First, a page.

In a muay thai match, you never want your opponent to know what’s coming next. Jerome Wilson is taking a similar approach with his gym, DCBFIT, which opened last week near the Navy Yard.
“I’m trying to give a real fighter’s workout with real results,” says Wilson, who’s been training since 1999, when he was studying for his master’s of divinity and theology in Richmond, Va. (You didn’t see that coming, right?)
He started competing in muay thai — aka Thai boxing, which allows opponents to strike with their knees and elbows — and he found a passion for punching: “I love getting hit because I can hit back. And I’m going to give you more than you gave me.”
Luckily for anyone with a fist phobia, several options on the schedule at DCBFIT are non-contact.
MT Fit, a moderate-intensity class, relies on three-minute rounds of punches, kicks, knees and elbows. MMA Fit dials it up with five-minute rounds and ground drills, such as this one: Lie on your back, wrap your legs around a punching bag and do sit-ups while repeatedly smacking the bag. Blitz is the gym’s extreme take on sports conditioning, a nonstop barrage of sprints, kettlebells, burpees and various surprises.
One way Wilson plans to keep students guessing is by not listing instructors’ names on the schedule. The reasoning? He and his team of instructors — all seasoned fighters — plan to tag-team.
Wilson has already built up a local following from his classes at several LA Boxing gyms, but he’s telling veteran students to be prepared for a different experience from what’s found at the international franchise. Not that there’s anything wrong with the LA Boxing formula, which Wilson calls “a cardio fitness workout,” but at DCBFIT, he’s aiming for a routine that will actually prepare people for the ring.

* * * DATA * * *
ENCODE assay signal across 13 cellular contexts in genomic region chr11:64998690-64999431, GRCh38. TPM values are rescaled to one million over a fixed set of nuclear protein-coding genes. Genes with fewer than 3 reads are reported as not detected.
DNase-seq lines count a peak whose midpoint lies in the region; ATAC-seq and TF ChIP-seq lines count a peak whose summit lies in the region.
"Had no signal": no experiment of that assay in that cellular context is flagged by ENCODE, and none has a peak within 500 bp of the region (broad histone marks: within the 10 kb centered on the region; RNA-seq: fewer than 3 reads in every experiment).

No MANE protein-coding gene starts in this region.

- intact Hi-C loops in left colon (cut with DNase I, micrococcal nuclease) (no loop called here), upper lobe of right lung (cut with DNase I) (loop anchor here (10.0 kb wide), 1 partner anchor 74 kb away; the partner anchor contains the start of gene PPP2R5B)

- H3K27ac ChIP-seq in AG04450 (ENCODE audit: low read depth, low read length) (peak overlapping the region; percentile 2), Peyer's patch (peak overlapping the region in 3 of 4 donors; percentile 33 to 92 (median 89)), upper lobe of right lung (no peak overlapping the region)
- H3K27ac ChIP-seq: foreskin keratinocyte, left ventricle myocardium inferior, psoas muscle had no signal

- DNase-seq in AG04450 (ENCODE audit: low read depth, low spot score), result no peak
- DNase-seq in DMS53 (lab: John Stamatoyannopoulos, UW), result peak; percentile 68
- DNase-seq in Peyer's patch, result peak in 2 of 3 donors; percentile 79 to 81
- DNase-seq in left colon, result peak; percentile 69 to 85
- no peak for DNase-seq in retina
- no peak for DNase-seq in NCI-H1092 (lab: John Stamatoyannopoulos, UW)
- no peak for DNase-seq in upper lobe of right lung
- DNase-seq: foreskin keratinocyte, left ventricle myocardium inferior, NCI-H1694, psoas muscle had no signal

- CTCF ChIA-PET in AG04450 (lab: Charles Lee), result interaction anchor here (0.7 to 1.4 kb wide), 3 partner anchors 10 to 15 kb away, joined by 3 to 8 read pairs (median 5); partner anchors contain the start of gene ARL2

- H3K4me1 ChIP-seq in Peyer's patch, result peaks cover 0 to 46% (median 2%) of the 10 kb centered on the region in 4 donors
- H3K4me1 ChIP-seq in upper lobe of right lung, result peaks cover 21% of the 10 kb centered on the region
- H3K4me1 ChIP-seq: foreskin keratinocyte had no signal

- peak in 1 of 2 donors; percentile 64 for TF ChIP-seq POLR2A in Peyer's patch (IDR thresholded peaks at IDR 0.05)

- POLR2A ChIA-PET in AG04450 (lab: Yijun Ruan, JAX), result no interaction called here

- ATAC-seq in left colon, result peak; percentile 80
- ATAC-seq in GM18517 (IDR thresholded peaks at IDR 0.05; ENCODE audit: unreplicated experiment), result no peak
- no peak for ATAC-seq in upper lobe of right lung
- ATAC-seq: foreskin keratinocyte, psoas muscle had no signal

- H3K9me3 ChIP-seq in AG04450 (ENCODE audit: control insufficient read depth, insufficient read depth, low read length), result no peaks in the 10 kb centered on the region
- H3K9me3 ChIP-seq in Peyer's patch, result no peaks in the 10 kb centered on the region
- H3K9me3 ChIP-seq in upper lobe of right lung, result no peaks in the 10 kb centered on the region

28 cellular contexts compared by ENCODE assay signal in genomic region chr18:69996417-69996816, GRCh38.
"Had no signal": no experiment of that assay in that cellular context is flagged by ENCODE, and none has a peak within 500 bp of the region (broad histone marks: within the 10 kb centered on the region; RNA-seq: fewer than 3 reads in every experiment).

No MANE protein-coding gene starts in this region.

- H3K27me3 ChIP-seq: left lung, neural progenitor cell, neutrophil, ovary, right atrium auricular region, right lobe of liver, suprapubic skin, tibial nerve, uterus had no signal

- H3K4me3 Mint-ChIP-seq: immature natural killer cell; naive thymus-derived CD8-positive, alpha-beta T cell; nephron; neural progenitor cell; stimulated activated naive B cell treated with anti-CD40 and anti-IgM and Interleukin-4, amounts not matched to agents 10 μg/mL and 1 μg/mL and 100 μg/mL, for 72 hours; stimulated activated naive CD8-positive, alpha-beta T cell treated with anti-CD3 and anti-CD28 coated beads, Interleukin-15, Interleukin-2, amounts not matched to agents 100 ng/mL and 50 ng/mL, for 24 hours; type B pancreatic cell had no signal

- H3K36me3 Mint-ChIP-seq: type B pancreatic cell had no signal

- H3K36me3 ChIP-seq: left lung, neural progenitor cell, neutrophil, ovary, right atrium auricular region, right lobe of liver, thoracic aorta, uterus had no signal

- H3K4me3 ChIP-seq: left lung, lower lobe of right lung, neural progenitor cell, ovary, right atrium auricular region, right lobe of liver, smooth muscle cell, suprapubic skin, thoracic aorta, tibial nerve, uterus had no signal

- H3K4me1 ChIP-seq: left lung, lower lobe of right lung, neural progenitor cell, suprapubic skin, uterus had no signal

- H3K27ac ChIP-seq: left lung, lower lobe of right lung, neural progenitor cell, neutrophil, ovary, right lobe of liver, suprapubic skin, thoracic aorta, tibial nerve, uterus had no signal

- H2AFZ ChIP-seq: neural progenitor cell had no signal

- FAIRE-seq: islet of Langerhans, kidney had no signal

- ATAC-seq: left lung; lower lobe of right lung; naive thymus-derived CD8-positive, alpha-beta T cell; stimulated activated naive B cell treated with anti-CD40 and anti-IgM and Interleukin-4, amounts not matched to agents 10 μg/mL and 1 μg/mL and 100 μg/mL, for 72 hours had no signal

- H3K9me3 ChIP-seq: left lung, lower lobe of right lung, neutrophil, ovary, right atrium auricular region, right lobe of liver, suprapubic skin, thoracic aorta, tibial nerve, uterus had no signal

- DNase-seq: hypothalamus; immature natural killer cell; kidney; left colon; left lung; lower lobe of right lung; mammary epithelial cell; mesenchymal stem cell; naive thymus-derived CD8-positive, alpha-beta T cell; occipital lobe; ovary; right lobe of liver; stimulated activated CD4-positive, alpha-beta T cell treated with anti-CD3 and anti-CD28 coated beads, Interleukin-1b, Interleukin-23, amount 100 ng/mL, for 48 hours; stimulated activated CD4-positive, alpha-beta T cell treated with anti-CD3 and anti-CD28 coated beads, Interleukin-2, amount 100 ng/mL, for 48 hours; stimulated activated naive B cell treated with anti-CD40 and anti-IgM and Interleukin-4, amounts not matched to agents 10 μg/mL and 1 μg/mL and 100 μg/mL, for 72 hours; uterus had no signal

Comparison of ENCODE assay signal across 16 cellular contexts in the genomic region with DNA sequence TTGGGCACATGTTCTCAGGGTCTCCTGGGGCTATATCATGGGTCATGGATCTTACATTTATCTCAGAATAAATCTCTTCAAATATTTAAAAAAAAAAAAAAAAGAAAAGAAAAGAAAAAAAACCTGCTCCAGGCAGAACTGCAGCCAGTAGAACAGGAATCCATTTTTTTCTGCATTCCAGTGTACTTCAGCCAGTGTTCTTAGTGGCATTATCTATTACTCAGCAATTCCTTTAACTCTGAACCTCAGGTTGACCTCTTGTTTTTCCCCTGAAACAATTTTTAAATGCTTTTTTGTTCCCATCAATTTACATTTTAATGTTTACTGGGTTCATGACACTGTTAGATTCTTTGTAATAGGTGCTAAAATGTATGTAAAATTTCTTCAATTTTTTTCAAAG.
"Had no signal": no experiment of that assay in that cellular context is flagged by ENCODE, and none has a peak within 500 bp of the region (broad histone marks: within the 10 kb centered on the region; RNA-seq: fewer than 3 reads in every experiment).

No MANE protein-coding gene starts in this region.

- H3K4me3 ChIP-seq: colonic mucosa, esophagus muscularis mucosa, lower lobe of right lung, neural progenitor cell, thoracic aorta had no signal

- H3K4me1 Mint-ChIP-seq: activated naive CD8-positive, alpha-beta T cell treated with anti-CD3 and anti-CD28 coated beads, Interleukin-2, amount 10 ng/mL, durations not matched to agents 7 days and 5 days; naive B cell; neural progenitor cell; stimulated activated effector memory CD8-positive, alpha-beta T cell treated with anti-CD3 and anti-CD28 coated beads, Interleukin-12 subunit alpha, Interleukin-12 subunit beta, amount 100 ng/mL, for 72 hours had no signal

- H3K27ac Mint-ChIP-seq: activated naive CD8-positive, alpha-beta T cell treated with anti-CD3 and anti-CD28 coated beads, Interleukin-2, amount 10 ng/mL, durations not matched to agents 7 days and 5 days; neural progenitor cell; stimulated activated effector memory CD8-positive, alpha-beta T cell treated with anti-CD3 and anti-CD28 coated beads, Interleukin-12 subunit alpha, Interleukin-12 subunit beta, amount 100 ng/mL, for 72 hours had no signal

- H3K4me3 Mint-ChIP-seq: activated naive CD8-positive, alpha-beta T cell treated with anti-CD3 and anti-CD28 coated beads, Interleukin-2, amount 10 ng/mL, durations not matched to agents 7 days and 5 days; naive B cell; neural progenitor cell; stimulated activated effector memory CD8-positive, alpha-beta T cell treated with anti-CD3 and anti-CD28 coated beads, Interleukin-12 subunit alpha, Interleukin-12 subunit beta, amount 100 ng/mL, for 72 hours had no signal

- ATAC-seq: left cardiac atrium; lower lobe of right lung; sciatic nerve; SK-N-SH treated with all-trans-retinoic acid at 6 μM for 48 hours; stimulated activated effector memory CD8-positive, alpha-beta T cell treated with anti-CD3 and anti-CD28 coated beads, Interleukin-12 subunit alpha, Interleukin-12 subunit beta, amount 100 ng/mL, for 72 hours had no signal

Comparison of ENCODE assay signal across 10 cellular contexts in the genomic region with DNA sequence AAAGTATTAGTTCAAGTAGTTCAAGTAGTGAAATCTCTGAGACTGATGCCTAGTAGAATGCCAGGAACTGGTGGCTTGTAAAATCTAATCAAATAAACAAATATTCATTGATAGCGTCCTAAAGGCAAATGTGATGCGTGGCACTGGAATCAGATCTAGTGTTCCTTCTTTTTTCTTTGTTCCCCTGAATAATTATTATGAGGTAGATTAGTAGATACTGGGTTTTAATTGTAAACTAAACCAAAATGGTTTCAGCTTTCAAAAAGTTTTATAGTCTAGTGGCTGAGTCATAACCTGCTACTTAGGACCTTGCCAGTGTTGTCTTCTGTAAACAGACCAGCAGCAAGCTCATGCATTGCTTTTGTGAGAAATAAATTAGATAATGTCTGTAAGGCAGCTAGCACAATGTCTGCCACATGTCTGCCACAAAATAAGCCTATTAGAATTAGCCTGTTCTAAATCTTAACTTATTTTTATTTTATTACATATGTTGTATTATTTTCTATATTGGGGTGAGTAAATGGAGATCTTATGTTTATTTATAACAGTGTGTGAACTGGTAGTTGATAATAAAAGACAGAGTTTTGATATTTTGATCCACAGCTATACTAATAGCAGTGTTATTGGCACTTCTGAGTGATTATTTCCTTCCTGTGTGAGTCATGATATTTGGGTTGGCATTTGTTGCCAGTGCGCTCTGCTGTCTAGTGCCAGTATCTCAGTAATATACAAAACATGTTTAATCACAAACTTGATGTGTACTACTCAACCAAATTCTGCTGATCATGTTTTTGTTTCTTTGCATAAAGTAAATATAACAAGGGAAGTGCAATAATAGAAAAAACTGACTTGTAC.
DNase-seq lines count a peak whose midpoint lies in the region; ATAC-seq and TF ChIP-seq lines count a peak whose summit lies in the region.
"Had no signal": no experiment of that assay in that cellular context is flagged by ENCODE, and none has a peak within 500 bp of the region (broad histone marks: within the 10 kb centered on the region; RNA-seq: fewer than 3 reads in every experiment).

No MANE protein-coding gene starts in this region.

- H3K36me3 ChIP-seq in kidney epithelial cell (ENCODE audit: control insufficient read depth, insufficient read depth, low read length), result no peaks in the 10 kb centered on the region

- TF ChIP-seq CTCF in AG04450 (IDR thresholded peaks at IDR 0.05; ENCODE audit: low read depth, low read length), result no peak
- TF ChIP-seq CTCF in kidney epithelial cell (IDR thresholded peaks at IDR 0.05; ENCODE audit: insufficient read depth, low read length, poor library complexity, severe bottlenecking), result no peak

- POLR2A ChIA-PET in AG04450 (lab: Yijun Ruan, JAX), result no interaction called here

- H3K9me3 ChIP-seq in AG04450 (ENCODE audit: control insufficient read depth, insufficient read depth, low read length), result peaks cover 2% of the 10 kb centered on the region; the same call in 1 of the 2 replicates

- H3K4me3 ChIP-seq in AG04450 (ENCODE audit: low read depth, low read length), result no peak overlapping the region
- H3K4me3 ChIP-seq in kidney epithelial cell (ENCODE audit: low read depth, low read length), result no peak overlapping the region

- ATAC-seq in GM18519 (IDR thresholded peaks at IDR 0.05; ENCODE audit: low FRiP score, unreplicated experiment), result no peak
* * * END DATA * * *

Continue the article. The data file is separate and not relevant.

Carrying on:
That’s because every night, after the fitness sessions wrap up, DCBFIT’s muay thai classes begin. In addition to serious conditioning and pad work, everyone gets the chance to spar with Wilson directly. Even though Wilson describes himself as “old as dirt,” the hulking 37-year-old won’t let anyone off too easy.
He plans to occasionally put trash cans around the room and insist that class isn’t over until someone throws up.
“It has to happen,” Wilson says. “We’ve got to christen the place.”
That’s no joke, though Wilson makes plenty of them as he teaches, which is why students are willing to return — even after taking a beating.
At a trial workout last week, 36-year-old Tameka Harris explained her devotion to her favorite LA Boxing teacher like this: “If he tells you to do something, you’ll see results and feel like you’ve accomplished something. But you’ll laugh the whole time.”
It’s a dark humor, admits Wilson, whose shtick is basically, “I really enjoy watching people suffer.” (And between the jumps squats, V-ups and spiderman pushups, he gets his chance.)
“If you want a Richard Simmons hug or a Kumbaya moment, you’re in the wrong place,” Wilson says.
And if you’re like 26-year-old Deborah Estes, you won’t care. After last week’s class, she said she was hooked on the detailed instruction, personal attention and welcoming atmosphere.
“It was awesome,” she said. “There’s just something about getting your ass kicked.”
That’s especially true when you can kick back.
First-time students can register for a trial class by contacting DCBFIT (1000 New Jersey Ave. SE; 202-621-8304, Dcbfit.com). Day fitness passes are $30, 10-class packs are $250, fitness memberships are $85, and Thai boxing memberships are $125.
All levels are welcome, but DCBFIT owner Jerome Wilson is cooking up a lower-intensity Modified Movers class to provide a specific entry point for more students, particularly overweight ones.
“If you look at specialty gyms, you don’t see overweight people,” he says. Another group he hopes to attract to DCBFIT are middle and high school students. Wilson, who’s worked with kids in gang-prevention programs, wants to use the gym to set up apprenticeships and get students involved in fitness.
And what would Washington be if not a place for Democrats and Republicans to fight? That’s why Wilson is trying to organize an exhibition sparring session with a political theme.